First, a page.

Follow by Email

Monday, 26 September 2011

Surprised by joy

Our daughter's wedding
This last Saturday our son Tom married his lovely fiancee, Katy. It was the second September wedding in a row for Tim and I, as parents. Last September our eldest child Libby married Paul.


These two wedding days have provided us with the most amazing and unexpected experience of what I take to be 'joy'. 


It sounds a bit stupid to say that this emotion was unexpected. We had approached Libby's wedding anticipating a happy day with family and friends. The careful planning had been a shared and enjoyable process. We knew too that everyone we had invited had a special relationship with Libby and/or Paul, so they would be determined to make it a happy occasion. And then the day came....


What neither of us had anticipated was the powerful effect of the love between two people being made manifest in front of a crowd of witnesses. Nor the depth and power of the love for our children being made manifest in and through parents, family and friends. 


I know now why we use the phrase 'to burst with joy'. The body cannot seem to contain the emotion - smiles cannot be wide enough, tears flow at the slightest prompt. The emotion, carried us, glowing, through the following few weeks.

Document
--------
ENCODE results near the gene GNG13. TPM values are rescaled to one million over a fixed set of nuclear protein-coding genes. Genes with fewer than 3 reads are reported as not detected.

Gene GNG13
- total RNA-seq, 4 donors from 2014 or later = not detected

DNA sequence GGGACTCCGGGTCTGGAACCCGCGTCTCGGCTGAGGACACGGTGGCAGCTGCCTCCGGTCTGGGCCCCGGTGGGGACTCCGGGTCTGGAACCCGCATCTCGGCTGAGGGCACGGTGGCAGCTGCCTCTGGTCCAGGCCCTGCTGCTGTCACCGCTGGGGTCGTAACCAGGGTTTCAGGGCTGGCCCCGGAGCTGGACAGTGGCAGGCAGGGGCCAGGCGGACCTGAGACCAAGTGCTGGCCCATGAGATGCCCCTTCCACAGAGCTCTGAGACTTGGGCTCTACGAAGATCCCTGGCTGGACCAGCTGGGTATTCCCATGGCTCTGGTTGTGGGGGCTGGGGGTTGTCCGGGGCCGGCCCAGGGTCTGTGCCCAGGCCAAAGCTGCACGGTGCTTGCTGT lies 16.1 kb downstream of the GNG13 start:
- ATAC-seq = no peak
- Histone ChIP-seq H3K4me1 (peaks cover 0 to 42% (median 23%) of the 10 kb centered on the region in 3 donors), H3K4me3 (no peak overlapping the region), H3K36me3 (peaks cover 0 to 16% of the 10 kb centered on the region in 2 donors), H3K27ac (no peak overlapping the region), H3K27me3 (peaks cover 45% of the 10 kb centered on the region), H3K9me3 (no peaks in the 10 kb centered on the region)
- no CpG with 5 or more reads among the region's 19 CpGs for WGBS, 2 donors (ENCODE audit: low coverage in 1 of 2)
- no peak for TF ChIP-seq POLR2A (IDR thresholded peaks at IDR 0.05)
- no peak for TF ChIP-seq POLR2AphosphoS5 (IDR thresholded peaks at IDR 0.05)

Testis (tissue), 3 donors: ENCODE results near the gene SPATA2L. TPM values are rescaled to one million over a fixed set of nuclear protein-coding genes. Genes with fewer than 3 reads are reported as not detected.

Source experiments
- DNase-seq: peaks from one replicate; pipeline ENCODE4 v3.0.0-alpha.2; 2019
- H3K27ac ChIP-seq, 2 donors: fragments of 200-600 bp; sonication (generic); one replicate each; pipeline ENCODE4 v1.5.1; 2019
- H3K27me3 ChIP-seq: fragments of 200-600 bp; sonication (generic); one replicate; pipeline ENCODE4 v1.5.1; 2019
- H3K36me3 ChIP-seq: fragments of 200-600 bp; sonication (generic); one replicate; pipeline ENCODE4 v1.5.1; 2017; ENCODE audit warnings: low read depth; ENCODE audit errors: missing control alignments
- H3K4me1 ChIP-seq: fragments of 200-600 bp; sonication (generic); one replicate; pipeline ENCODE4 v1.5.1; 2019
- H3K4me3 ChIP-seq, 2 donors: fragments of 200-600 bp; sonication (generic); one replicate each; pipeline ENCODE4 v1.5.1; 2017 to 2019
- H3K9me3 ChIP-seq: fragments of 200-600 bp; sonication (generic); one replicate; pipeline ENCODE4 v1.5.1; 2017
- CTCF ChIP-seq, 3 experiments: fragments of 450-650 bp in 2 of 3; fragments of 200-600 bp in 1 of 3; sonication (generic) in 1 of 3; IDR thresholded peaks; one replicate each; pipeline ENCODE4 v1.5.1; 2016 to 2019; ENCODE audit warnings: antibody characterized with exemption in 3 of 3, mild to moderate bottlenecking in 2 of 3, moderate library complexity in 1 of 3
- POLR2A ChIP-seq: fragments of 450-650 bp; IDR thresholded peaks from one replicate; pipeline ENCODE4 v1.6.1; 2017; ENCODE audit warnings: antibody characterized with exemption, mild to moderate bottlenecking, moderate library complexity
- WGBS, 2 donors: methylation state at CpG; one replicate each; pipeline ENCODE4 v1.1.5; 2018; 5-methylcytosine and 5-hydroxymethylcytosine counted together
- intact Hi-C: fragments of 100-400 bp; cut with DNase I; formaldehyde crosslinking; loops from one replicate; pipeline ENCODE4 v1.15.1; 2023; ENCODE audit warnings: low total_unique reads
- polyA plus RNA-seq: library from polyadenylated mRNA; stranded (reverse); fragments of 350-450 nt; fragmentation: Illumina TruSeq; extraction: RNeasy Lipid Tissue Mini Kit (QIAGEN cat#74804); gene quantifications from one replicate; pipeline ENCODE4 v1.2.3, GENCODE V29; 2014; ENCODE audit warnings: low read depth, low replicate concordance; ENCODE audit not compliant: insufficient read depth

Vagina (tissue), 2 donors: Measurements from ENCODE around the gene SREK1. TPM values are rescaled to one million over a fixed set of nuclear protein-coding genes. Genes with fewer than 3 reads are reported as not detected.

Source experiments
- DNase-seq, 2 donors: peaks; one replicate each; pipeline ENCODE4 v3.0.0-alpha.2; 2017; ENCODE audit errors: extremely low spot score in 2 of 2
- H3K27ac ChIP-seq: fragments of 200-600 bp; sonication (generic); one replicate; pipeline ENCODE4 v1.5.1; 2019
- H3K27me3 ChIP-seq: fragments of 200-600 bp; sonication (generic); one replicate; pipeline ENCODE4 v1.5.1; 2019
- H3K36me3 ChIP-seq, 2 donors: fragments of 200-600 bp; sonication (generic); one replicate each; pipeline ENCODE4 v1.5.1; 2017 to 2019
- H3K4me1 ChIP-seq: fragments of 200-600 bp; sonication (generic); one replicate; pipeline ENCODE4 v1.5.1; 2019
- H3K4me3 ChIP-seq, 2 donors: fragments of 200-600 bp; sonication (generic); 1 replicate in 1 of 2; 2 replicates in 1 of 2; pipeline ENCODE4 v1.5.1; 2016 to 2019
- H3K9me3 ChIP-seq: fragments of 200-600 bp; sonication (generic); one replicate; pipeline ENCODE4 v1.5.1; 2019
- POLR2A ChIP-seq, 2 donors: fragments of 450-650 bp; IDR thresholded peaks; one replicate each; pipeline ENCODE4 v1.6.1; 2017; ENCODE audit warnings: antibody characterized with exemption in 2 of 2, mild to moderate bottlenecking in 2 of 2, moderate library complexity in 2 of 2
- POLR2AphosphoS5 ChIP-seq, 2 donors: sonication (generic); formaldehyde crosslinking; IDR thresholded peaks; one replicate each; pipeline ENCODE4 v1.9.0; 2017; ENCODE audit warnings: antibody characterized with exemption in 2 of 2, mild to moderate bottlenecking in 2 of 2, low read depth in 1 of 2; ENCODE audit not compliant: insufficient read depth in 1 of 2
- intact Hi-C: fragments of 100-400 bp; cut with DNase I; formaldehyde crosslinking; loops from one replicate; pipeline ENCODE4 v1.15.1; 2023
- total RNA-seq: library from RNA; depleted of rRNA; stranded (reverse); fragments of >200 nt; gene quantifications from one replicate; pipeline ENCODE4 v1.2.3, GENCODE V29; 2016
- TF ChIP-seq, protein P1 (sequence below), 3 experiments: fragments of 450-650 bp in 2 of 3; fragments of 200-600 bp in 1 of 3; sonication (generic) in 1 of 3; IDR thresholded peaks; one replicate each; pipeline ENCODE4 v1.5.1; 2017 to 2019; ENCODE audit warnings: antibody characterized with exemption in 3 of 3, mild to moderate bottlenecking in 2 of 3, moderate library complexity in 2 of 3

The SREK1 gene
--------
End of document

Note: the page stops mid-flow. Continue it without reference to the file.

Approaching Tom's wedding, I was apprehensive about being opened up again in this way quite so quickly. So not to be surprised a second time, but readier and steadier........ha ha, not a chance.


Reflecting on this second experience, I have to acknowledge that joy is also a highly disruptive emotion. It opens us up and makes us vulnerable. It is overwhelming. It creates in us outward expressions of love, generosity, and gratitude to others.  At the time, all this is on open display and has a public impact because it cannot be contained.


Whilst this level of intensity is not sustainable on an everyday basis, it is interesting that the expressions of joy can be accessed daily. Positive psychological and management research show major benefits are to be gained, both in personal life and business productivity, where people make opportunities and are proactive in practicing these expressions. 


'Deviantly successful' teams (i.e. successful beyond what might reasonably be expected) were found to be the ones who were encouraged to notice the best in themselves and others, to celebrate together, to express gratitude and to show their compassion for others.


Soft stuff ? The profit line says otherwise! I wish you just enough joy in your life to create greater happiness and peace every day.

1 comment:

  1. and the exceptional joy leaves a legacy. The creation and experience of my step daughter's wedding in edinburgh 10 years ago has sustained us all since then, even in bad times. Perhaps that's why wedding photos are so treasured?

    ReplyDelete